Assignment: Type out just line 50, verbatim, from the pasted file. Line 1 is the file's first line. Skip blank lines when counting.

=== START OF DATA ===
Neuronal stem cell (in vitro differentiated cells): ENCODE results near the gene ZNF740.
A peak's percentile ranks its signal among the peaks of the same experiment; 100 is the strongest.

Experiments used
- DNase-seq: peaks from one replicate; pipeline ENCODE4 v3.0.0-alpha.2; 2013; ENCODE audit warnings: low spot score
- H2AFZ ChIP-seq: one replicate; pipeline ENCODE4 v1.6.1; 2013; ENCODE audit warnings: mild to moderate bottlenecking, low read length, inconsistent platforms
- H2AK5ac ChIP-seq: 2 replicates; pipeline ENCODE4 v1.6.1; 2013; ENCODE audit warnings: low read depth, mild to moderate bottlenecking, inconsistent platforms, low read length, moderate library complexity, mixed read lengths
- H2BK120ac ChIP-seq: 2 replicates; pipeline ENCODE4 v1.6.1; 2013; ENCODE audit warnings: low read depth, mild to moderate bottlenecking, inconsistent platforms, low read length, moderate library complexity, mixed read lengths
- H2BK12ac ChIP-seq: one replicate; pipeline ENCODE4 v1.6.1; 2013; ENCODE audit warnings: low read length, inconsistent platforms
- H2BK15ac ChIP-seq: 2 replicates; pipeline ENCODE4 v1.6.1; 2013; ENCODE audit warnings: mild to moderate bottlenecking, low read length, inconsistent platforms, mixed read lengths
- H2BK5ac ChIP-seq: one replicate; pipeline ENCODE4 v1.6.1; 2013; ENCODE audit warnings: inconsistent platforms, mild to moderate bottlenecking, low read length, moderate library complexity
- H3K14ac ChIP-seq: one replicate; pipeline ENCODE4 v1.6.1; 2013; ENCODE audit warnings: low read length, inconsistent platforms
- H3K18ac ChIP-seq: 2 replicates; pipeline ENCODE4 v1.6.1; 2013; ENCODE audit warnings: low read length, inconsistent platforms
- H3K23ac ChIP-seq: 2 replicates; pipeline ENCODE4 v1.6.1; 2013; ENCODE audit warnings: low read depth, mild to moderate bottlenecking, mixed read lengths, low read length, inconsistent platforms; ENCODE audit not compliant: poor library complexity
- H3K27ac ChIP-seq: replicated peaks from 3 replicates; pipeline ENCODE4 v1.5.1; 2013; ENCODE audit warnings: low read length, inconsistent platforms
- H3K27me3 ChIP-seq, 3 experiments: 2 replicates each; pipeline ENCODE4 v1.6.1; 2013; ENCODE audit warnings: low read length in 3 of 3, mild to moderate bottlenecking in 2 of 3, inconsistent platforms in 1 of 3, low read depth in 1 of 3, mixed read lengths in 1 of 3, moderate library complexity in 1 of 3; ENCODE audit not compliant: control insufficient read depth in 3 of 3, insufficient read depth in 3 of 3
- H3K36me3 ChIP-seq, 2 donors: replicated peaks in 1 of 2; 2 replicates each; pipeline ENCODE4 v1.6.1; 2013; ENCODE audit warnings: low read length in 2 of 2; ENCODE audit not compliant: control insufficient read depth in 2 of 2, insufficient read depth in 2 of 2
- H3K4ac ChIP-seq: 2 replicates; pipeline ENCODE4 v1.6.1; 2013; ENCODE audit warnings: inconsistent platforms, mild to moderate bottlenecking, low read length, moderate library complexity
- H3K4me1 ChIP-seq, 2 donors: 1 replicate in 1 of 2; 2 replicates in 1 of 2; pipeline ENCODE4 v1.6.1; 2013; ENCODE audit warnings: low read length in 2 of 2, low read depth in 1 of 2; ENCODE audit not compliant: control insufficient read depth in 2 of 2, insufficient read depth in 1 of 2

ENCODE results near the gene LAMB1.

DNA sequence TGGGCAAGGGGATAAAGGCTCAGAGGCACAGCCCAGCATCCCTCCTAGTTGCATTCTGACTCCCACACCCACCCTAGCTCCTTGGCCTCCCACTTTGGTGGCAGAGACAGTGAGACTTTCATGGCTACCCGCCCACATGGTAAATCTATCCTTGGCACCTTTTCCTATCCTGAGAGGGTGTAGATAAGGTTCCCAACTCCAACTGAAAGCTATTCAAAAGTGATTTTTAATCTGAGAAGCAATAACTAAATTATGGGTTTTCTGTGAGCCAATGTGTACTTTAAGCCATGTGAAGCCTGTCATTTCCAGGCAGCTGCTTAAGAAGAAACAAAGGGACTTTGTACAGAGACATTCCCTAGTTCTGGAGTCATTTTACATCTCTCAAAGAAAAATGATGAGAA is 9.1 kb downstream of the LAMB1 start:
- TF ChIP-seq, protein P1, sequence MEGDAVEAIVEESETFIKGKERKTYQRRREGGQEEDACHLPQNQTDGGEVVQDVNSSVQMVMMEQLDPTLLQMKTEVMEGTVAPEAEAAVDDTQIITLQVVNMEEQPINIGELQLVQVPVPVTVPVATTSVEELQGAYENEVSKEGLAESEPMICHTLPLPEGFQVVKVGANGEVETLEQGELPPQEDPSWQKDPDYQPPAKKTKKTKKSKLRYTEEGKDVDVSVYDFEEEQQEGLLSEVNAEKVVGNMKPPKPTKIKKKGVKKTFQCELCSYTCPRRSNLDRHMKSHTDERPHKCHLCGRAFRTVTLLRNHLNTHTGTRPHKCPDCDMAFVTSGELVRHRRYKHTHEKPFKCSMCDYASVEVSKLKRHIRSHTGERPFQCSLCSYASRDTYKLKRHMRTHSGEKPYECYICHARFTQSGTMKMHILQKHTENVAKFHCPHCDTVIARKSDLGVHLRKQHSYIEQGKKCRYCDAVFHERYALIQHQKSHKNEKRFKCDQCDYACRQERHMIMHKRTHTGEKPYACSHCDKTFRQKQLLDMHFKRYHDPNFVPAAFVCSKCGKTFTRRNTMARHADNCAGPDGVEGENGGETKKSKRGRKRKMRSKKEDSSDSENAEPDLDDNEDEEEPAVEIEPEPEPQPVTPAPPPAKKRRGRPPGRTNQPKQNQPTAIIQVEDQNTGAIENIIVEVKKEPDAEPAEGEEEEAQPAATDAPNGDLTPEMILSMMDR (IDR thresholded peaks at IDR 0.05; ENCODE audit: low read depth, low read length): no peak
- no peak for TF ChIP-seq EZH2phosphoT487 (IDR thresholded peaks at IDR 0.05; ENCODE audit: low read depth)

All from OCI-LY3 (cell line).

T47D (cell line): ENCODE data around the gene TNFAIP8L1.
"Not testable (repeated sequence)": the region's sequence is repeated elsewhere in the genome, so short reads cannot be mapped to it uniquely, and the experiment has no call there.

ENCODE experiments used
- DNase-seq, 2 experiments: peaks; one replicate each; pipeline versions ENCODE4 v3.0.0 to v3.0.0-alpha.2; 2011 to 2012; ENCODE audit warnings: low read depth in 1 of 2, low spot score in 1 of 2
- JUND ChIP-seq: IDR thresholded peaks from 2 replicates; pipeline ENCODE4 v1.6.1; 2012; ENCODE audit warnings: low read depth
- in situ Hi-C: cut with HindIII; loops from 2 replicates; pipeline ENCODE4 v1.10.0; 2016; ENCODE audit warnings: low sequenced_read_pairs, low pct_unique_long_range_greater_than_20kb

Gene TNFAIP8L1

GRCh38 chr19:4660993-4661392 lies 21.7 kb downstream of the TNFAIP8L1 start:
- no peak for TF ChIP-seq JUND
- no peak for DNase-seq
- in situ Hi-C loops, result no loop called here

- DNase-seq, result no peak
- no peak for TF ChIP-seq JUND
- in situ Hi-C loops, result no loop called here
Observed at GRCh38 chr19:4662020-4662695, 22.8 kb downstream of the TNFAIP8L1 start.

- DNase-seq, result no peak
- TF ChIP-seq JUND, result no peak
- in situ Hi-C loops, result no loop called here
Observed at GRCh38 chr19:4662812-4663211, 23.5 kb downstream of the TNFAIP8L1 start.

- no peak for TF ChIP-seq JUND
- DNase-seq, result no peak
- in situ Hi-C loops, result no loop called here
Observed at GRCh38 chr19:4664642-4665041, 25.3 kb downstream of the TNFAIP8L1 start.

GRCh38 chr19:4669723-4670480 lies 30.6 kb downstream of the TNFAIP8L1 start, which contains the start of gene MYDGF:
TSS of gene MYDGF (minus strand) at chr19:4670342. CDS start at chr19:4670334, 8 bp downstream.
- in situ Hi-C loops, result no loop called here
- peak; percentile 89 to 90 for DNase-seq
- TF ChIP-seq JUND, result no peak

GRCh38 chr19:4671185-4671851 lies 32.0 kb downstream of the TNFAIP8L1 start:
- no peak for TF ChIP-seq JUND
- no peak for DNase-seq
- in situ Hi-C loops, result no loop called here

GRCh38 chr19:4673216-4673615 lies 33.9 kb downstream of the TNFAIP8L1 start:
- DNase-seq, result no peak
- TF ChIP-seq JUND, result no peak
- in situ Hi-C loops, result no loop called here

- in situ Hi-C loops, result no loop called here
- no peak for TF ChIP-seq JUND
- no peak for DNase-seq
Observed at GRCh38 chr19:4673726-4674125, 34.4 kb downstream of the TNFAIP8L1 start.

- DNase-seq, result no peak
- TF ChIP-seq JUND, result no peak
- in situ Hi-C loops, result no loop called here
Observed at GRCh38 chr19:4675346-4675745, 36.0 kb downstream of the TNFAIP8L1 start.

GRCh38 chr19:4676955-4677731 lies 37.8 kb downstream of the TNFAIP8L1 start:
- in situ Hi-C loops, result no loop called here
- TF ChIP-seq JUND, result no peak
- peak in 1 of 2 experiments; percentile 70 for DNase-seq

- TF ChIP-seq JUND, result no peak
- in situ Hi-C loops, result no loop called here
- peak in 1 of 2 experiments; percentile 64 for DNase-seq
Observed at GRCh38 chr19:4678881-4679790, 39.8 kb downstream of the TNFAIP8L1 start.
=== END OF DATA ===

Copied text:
- peak; percentile 89 to 90 for DNase-seq